Thursday, March 3, 2011

A monument to childhood

My son got struck with the notion to build himself another fort—we already have this one and this one—so he claimed a spot down below the chicken coop (yet another one of the outbuildings that pockmarks our land) and got busy.


At first he was so consumed with his work that I could hardly get him to come inside to eat his supper and at night he didn’t come in till it was dark dark.


My husband’s workday is punctuated with pressing phone calls from my son.

Hi Papa. Can you pick me up ten pounds of nails?

Hi Papa. Do you have a battery-powered jig saw I can use?

Hi Papa. Do you think you could buy me a handsaw? The one I’m using doesn’t work too well.

Hi Papa. You don’t need those old stairs on the burn pile, do you?

Hi Papa. The house wrap that’s in the barn? Can I have it?


My husband comes home after work and stares down into the field at the growing monstrosity, and then he sighs, “It’s so ugly. And all those nails—I just know the field will be full of them.”


“Hon!” I chide. “They’re having fun! Who cares what it looks like! Relax.”

“Yeah, yeah, you’re right. And it is right next to the burn pile. We can just torch it when they’re done.”


Don’t worry. It won’t get torched for quite some time. I, for one, will flaunt it while it lasts. It’s a Monument To Childhood and I’m rather fond of it.


The other day I read some blog post in which a homeschooling mother admitted that she, out of deference to the public school system, doesn’t let her kids play outside till three o’clock in the afternoon. She’s afraid of what people will think if they see her kids running around during school hours.


When I read that, my jaw dropped. I don’t believe that thought—to restrict my kids to the regular school schedule—has ever crossed my mind, at least not recently enough that I can remember. I mean, the whole point of homeschooling is so that my kids DON’T have to be restricted to that unnatural schedule!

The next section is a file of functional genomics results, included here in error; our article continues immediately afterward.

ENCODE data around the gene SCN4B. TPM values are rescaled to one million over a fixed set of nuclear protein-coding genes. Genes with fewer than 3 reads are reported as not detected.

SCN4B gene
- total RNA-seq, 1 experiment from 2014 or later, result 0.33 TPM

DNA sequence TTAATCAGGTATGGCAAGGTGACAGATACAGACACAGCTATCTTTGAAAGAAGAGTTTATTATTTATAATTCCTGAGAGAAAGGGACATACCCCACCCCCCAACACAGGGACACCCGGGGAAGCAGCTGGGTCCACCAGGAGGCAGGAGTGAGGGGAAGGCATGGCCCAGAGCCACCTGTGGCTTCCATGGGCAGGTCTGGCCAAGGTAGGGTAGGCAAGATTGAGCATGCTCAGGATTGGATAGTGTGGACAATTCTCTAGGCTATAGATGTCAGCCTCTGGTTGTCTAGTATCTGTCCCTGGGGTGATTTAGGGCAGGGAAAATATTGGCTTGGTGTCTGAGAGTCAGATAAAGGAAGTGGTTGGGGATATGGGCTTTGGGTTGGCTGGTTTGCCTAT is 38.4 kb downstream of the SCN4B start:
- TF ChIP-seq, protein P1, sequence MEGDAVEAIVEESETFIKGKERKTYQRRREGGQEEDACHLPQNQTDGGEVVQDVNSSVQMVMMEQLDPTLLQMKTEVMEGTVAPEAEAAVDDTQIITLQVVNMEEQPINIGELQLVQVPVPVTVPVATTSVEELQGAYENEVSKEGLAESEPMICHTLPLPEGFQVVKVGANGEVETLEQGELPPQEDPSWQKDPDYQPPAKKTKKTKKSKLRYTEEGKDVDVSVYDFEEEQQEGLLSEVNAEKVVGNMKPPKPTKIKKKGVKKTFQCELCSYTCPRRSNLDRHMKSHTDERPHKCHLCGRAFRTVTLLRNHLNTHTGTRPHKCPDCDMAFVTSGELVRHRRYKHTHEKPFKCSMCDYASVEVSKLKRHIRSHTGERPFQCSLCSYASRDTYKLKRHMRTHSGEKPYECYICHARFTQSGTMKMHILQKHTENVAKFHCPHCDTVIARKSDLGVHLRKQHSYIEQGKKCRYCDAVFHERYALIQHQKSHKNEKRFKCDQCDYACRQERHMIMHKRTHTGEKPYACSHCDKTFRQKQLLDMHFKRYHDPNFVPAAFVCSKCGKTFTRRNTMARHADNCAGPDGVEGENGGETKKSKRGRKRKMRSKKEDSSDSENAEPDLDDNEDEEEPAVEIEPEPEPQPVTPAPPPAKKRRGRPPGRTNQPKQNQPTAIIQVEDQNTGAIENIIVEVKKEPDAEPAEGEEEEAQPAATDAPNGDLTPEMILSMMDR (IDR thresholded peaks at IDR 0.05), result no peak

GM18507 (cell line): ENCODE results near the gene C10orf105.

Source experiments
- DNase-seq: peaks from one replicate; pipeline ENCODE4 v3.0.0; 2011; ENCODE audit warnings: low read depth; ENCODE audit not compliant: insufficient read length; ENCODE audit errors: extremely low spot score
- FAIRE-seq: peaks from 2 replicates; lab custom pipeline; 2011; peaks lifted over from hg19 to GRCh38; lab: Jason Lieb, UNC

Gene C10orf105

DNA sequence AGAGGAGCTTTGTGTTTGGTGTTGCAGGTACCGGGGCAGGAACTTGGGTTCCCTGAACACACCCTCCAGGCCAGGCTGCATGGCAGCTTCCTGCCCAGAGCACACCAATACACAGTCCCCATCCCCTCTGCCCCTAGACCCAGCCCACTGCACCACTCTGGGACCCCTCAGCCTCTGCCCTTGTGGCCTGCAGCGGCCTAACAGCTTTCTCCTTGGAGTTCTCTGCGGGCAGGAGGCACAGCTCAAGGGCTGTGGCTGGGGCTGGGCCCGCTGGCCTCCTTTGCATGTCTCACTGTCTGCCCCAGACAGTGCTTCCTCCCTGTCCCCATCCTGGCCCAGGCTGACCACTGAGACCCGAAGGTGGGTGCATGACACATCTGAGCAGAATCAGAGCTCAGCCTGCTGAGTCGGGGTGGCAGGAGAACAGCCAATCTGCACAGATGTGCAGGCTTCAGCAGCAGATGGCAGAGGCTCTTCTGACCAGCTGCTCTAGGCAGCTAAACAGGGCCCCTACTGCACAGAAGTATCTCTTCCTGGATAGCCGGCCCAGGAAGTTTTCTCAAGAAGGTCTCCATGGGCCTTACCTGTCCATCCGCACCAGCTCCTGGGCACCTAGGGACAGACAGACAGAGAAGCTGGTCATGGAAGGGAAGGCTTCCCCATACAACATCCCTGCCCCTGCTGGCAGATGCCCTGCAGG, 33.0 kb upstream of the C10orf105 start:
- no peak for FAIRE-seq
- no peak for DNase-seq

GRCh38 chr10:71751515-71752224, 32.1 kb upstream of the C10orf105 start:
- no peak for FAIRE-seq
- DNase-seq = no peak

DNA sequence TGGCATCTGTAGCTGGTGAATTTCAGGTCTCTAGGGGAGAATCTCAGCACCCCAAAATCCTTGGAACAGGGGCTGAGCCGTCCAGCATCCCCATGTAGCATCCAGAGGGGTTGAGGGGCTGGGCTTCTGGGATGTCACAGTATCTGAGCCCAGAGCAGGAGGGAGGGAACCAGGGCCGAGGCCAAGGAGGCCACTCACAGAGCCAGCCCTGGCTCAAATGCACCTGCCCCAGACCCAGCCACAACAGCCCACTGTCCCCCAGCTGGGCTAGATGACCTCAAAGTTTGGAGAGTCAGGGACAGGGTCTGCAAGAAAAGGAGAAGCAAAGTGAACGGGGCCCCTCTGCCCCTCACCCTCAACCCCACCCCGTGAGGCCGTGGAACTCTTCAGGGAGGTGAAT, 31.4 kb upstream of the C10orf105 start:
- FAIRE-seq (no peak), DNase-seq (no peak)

Yesterday, that blog post still fresh in my mind, I stood at the window watching and thought, Just let someone try to tell me my kids aren’t learning! Ha! Of COURSE they’re learning! It’s called math! Wha—? You don’t see a measuring tape anywhere? OPEN YOUR EYES, Doofus! Do you see the triangle? The cube? The parallel lines? They’ve done gone and BUILT themselves a freakin' GEOMETRY lesson, for crying out loud!


the boss

Not that I normally look at my kids zipping around the back forty on their bikes and think physics, see them collecting the eggs and deheading bugs and think biology, or watch them pull each other's hair out and think social skills. No, no, no, not at all. I’m too busy being happy that they’re out of my house to bother with all that educational lingo-schmingo.


Freak-Out Prevention Alert: the littles aren't allowed to use the machete;
I was right there, squawking at them to
put it down while I clicked away


Already, my kids' fort has far surpassed the forts of my childhood, the little nooks we made in the freshly dumped truckload of firewood, the shady hollows tucked down under the tall evergreens. And their skill with power drills and knowledge of building procedure—the actual application of it, plus the love of it—puts them in an altogether different league than I ever was, or will be, in. I suspect that eventually less nails will be wasted, measuring tapes will actually get used, and their works of art won’t make my husband cringe and duck.


Until then, he can cringe till he has a crick in his neck, say I. The kids are playing their hearts out and there is no way I’m going to stop them.